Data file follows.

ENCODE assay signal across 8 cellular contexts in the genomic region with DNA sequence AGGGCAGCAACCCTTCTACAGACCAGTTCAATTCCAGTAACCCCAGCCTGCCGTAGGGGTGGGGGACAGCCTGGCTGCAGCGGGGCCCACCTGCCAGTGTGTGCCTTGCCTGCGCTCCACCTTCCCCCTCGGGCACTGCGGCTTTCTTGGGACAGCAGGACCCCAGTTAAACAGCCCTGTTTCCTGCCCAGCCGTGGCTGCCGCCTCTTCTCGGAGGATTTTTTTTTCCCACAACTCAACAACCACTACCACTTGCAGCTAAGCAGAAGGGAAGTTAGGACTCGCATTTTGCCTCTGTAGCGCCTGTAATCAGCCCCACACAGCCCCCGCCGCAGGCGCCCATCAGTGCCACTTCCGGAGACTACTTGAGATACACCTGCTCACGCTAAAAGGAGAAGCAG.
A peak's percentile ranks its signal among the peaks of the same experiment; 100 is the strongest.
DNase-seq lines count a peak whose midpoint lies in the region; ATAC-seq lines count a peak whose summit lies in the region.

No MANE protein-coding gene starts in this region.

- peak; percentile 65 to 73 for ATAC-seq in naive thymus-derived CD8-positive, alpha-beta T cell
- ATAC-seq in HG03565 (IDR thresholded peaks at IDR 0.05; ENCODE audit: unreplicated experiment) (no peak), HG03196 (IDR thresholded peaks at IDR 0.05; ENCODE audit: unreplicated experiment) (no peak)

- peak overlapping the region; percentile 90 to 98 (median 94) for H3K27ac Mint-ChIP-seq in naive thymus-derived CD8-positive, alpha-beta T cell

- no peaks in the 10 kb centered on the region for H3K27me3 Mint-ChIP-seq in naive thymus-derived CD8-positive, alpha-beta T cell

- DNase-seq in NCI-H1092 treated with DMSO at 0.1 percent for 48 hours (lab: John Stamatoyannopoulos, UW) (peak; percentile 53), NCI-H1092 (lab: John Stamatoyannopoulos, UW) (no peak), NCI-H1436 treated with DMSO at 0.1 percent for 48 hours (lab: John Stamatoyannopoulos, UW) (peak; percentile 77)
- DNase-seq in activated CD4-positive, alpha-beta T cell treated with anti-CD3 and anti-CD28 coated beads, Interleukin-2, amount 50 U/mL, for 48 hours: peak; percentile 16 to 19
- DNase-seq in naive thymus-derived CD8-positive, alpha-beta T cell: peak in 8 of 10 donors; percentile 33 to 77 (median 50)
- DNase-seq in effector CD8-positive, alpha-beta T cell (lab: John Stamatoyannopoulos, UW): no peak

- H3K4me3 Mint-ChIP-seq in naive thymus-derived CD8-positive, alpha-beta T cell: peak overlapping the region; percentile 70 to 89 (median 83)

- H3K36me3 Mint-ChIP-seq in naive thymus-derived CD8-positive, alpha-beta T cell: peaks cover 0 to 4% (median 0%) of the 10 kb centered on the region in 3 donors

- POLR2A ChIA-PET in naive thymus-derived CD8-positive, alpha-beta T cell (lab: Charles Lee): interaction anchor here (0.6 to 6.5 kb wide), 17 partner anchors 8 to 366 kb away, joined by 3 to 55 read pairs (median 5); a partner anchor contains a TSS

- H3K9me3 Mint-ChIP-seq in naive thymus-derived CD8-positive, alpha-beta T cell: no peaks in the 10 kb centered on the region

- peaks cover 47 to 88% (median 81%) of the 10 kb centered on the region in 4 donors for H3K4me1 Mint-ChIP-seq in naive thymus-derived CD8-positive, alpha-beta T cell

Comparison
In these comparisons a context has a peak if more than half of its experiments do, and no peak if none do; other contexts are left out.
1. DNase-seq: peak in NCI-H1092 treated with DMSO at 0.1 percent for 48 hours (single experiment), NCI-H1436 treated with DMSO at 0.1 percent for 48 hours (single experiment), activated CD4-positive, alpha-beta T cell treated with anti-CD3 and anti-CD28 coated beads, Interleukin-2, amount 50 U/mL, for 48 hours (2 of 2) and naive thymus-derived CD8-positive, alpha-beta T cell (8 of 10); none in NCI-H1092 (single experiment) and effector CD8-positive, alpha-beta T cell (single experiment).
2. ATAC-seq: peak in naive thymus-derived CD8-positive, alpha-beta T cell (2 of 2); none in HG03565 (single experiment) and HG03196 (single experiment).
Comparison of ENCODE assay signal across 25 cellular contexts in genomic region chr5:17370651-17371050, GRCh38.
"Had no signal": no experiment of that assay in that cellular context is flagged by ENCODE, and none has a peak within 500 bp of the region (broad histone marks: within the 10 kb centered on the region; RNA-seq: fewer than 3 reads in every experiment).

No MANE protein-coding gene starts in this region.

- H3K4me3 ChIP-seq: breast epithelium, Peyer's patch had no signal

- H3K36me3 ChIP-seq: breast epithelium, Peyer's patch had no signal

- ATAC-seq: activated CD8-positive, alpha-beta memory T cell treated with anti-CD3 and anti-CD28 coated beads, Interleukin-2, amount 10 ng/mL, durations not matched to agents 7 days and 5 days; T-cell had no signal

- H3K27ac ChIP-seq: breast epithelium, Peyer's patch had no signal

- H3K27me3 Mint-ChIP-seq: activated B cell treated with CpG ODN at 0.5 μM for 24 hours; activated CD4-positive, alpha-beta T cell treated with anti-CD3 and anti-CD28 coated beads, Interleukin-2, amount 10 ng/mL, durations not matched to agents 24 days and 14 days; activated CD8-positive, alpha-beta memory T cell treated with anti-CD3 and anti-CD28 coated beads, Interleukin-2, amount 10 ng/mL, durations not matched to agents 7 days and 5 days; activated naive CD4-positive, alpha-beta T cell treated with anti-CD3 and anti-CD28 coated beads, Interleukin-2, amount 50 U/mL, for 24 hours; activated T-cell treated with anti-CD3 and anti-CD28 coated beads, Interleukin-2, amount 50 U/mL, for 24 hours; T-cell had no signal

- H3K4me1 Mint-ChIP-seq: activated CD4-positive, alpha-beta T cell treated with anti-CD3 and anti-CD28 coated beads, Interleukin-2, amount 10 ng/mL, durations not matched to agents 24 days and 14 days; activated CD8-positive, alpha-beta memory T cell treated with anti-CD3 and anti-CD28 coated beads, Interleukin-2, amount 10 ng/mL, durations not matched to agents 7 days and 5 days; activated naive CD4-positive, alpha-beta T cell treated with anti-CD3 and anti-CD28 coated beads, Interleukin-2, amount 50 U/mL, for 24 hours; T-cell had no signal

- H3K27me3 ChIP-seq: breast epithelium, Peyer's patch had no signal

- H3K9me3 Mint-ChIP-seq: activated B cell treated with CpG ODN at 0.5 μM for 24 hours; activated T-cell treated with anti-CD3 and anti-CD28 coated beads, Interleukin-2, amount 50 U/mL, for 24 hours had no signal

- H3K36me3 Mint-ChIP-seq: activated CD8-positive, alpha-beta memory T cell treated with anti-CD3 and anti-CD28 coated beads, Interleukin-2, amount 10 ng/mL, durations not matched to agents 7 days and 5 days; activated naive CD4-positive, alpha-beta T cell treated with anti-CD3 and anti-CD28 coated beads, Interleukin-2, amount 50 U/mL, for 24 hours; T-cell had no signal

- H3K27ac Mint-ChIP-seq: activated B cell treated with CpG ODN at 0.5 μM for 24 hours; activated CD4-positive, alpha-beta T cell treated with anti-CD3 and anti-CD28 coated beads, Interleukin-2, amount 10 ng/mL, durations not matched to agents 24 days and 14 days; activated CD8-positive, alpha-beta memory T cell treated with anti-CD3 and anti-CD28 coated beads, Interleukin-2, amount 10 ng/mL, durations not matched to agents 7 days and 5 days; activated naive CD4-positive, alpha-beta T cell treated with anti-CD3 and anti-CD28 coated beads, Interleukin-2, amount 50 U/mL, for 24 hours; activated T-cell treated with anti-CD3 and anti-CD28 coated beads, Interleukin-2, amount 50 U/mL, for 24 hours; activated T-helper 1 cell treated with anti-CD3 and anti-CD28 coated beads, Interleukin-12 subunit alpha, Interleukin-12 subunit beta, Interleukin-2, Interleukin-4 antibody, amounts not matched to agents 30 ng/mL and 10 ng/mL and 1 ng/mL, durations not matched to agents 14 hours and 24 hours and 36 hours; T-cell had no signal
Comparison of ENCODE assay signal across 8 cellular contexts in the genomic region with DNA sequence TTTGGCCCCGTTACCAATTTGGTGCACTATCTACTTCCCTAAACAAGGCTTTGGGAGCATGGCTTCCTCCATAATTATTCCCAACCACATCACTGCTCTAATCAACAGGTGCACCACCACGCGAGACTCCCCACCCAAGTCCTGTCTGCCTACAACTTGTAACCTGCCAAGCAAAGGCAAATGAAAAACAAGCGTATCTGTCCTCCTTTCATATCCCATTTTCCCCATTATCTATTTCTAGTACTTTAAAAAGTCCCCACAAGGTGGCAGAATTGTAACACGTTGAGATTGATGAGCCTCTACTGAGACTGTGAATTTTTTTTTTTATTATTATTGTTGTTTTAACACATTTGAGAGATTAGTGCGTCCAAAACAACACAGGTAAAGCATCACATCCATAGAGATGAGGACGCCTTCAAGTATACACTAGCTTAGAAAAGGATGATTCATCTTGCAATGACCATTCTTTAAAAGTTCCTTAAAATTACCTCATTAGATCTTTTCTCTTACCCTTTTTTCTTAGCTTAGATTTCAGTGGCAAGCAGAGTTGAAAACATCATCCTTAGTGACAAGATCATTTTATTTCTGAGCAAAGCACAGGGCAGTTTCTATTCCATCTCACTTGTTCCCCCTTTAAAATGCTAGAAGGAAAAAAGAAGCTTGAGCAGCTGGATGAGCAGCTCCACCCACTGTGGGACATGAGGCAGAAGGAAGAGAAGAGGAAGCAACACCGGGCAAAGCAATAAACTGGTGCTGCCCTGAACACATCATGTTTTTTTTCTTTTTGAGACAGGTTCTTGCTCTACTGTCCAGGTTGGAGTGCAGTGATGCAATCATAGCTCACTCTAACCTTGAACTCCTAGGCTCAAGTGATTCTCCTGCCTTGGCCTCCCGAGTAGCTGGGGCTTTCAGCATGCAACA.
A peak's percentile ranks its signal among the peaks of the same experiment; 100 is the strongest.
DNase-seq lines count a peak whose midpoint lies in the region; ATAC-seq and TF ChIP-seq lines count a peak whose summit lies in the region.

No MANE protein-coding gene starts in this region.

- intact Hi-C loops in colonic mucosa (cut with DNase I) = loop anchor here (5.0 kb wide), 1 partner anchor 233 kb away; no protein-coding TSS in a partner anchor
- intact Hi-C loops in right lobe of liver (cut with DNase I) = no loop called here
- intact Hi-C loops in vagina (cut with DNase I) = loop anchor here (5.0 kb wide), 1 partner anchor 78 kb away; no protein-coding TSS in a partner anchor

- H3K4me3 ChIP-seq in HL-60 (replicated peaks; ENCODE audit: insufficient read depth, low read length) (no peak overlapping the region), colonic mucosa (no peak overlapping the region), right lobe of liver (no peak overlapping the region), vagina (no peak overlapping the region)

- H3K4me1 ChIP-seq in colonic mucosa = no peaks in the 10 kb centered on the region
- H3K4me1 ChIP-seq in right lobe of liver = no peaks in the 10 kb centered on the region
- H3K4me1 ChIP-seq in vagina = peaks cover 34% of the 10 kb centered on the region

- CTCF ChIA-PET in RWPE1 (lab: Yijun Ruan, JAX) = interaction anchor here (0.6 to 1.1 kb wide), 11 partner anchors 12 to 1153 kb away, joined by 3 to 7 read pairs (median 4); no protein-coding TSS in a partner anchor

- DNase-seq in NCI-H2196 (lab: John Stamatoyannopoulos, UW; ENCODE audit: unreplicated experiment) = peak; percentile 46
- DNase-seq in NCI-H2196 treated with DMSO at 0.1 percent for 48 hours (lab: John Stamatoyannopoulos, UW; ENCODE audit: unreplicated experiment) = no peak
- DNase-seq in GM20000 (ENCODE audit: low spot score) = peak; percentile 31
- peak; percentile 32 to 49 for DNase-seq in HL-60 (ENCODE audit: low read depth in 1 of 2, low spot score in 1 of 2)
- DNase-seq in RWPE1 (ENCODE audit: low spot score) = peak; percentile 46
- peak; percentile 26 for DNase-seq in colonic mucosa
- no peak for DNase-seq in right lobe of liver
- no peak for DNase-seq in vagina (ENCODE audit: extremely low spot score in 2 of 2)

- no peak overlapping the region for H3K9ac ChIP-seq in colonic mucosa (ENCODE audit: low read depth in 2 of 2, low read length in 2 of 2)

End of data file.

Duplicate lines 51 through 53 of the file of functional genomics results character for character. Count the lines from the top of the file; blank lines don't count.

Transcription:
- DNase-seq in RWPE1 (ENCODE audit: low spot score) = peak; percentile 46
- peak; percentile 26 for DNase-seq in colonic mucosa
- no peak for DNase-seq in right lobe of liver